Reality show producer Original Media has entered into a settlement agreement with the National Labor Relations Board after the Writers Guild of America alleged the company had failed to bargain in good faith.
Monday’s announcement of the NLRB ruling is the latest in an acrimonious dispute between the company, owned by Endemol/Shine, and the guild over the contract negotiations. The WGA East had announced last week that it planned to picket the Oct. 13 finale of “Ink Master” over the failure of the company to reach a deal.
The NLRB investigation resulted from the company implementing a health insurance plan for employees and Original’s subsequent failure to provide it with information about the plan. That led to the guild filing unfair labor practice charges with the NLRB, alleging the company breached its duty to bargain in good faith.
“One of the central principles of collective bargaining is that the parties have to reach agreement on all issues before the employer can implement anything,” said Lowell Peterson, executive director of the WGA East. “That is the give and take of bargaining, and it enables the employees to leverage their collective strength to achieve their goals. At Original, people wanted to negotiate a decent health plan with reasonable deductibles and affordable premiums, and the company slammed that door shut.”
“The NLRB’s ruling illustrates Original’s utter disregard for its employees’ decision to join with the WGAE and obtain affordable health benefits, minimum weekly rates, paid time off and other basic union protections,” Peterson added. “We are gratified that the NLRB found Original’s disgraceful conduct to be unlawful.”
A spokeswoman for Original disputed the WGA’s assertion that the NLRB had found that the company failed to negotiate in good faith.
“Original Media chose to offer healthcare to all of its employees, beginning January 1 of this year (in conjunction with open enrollment) via a comprehensive plan widely used throughout the industry,” she added. “The WGAE objected not to the plan itself, but to the level of contribution (80% of the cost of an individual plan offered by Original, versus the 95.5% demanded by the union).”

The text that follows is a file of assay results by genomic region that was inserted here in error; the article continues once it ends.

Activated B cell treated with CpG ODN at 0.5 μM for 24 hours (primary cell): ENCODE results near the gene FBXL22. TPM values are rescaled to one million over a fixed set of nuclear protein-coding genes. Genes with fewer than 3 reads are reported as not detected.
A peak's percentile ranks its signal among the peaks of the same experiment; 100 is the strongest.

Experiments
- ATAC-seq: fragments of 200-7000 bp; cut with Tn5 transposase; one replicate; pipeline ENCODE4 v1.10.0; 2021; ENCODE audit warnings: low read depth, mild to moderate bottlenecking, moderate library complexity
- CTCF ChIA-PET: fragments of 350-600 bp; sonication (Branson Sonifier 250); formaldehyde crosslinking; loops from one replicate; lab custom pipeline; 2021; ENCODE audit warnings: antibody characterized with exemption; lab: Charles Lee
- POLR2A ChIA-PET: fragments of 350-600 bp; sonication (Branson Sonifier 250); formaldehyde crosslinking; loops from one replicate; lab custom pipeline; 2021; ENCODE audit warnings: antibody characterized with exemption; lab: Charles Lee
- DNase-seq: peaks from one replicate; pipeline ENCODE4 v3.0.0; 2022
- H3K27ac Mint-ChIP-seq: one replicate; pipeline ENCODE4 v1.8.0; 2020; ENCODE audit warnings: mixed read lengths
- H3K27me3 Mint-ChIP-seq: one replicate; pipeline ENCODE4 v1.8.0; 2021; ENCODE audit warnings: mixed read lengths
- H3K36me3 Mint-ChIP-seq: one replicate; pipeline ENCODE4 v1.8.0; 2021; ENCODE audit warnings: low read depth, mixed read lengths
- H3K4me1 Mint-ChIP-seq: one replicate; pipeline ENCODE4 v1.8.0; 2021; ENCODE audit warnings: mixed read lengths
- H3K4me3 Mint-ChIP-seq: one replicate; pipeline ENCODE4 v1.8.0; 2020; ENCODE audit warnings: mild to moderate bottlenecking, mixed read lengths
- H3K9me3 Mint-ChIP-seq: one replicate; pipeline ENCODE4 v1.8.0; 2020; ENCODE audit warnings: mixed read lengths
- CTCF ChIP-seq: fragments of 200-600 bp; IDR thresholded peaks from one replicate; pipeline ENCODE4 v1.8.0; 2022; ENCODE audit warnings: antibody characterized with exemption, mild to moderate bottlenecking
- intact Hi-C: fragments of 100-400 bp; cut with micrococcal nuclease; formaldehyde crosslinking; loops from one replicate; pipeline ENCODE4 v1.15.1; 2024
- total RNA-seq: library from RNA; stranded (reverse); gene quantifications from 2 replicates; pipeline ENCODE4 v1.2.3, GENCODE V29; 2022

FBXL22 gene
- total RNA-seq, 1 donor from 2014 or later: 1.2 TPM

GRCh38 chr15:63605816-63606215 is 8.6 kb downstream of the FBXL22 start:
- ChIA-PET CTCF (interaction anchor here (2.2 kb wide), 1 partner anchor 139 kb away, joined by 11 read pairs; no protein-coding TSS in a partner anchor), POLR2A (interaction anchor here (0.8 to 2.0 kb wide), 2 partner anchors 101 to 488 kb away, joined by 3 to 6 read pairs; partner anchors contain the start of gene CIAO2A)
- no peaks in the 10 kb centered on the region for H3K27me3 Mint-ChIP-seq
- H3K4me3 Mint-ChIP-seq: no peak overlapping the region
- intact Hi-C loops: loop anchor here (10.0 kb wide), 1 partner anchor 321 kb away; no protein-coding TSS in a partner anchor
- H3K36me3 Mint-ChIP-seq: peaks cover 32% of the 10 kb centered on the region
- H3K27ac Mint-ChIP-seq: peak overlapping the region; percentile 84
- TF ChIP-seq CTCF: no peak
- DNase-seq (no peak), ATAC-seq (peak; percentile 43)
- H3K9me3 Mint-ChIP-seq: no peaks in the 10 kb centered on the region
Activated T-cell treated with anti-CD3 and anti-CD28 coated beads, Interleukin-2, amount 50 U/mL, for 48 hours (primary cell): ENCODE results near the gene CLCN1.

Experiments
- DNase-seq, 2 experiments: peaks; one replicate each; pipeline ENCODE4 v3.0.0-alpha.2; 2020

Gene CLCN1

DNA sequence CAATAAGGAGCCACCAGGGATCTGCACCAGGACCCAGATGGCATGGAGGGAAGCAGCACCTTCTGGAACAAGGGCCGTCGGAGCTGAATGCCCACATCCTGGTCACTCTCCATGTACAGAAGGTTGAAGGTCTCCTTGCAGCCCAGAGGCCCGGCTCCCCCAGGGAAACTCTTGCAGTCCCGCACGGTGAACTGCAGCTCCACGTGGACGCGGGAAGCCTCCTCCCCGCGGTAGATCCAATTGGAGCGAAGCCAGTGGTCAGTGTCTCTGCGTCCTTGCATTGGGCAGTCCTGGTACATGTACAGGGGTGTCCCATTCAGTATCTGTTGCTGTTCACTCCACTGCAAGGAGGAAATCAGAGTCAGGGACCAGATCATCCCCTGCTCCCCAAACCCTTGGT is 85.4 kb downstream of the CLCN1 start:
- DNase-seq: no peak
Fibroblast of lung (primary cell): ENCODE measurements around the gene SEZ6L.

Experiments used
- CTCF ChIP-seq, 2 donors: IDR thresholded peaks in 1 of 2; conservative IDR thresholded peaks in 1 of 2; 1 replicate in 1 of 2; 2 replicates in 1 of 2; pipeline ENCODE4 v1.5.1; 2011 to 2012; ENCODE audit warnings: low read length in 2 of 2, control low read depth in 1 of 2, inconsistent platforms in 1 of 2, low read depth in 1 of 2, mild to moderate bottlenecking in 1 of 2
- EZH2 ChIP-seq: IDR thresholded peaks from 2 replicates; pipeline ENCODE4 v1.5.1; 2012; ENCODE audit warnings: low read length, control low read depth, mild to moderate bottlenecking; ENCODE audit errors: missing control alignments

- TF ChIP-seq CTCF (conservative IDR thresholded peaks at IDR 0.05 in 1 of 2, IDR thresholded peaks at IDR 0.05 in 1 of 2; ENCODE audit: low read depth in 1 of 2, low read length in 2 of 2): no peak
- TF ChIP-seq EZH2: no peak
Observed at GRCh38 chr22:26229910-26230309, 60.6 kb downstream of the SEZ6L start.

She also asserted guild insisted that Original Media would agree that all employees must pay union dues or risk termination, adding, “Thus, Original Media reiterates that these are issues that should be discussed at the bargaining table.”
Peterson said the NLRB ruling is “concrete proof” that Original is not negotiating in good faith. “The only acceptable next step is for Original to stop playing games and finalize the agreement that addresses its employees’ concerns,” he added.
The guild said the settlement gives the guild the right to demand that Original rescind its health insurance plan. It also provides that Original must notify unit employees that it will not select and implement its own health insurance plan without providing the union with notice and opportunity to bargain over this decision and its effects.
The settlement also provides several restrictions on Original’s conduct, including not bypassing the union by dealing directly with employees; not refusing to furnish the union with information relevant and necessary to its role as the exclusive bargaining representative; and not making changes in wages, hours and working conditions without reaching an overall good faith impasse in bargaining for a collective bargaining agreement.